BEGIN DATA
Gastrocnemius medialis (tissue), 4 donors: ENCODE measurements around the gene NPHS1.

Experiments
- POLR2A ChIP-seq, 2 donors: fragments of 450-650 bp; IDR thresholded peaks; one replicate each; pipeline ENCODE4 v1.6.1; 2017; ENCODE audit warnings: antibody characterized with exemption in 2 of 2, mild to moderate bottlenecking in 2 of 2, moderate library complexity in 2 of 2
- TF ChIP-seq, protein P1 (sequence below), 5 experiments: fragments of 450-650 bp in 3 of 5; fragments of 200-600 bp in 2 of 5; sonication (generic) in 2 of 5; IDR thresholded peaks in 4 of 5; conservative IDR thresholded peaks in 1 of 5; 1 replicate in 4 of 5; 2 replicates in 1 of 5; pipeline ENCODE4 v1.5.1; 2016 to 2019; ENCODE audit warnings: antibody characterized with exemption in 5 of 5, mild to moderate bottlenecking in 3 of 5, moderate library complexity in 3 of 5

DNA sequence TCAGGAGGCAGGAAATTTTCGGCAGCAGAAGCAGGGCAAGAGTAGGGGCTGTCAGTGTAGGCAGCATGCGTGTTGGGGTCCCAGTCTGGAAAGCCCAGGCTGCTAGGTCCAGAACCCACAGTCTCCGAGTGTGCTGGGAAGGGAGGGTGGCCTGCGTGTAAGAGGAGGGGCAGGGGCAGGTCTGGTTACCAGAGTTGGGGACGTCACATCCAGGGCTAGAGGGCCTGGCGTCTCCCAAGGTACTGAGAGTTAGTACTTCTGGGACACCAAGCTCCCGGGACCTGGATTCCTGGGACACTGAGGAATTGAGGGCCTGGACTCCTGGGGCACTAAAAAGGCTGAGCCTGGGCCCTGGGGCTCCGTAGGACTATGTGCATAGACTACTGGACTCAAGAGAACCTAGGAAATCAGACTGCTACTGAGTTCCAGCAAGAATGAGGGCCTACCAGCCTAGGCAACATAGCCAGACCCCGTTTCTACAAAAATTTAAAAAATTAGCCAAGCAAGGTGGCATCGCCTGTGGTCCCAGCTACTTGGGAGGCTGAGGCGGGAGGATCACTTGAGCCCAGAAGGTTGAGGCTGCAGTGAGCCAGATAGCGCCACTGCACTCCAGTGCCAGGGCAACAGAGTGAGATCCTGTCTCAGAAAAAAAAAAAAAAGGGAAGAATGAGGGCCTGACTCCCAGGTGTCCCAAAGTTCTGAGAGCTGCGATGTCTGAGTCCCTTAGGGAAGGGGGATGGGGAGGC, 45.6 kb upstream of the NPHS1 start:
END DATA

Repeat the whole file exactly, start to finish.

Gastrocnemius medialis (tissue), 4 donors: ENCODE measurements around the gene NPHS1.

Experiments
- POLR2A ChIP-seq, 2 donors: fragments of 450-650 bp; IDR thresholded peaks; one replicate each; pipeline ENCODE4 v1.6.1; 2017; ENCODE audit warnings: antibody characterized with exemption in 2 of 2, mild to moderate bottlenecking in 2 of 2, moderate library complexity in 2 of 2
- TF ChIP-seq, protein P1 (sequence below), 5 experiments: fragments of 450-650 bp in 3 of 5; fragments of 200-600 bp in 2 of 5; sonication (generic) in 2 of 5; IDR thresholded peaks in 4 of 5; conservative IDR thresholded peaks in 1 of 5; 1 replicate in 4 of 5; 2 replicates in 1 of 5; pipeline ENCODE4 v1.5.1; 2016 to 2019; ENCODE audit warnings: antibody characterized with exemption in 5 of 5, mild to moderate bottlenecking in 3 of 5, moderate library complexity in 3 of 5

DNA sequence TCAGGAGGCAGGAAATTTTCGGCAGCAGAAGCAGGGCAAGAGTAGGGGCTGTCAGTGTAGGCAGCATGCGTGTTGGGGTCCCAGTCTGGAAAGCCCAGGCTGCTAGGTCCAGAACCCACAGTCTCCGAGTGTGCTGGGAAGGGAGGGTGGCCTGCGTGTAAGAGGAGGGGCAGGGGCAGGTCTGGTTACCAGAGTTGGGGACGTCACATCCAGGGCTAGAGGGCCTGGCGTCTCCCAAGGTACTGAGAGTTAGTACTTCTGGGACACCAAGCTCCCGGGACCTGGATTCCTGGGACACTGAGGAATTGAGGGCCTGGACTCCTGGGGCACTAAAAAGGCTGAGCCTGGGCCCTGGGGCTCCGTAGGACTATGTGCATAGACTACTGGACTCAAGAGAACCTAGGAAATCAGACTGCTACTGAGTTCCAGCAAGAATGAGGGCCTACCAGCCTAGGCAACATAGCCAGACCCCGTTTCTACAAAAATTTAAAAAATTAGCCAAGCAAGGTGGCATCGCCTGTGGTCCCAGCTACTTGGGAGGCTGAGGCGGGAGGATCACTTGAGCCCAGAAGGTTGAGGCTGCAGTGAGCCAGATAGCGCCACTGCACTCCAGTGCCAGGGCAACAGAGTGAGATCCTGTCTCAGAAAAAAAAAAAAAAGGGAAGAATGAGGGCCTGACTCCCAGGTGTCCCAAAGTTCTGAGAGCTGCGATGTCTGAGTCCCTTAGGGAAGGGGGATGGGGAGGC, 45.6 kb upstream of the NPHS1 start: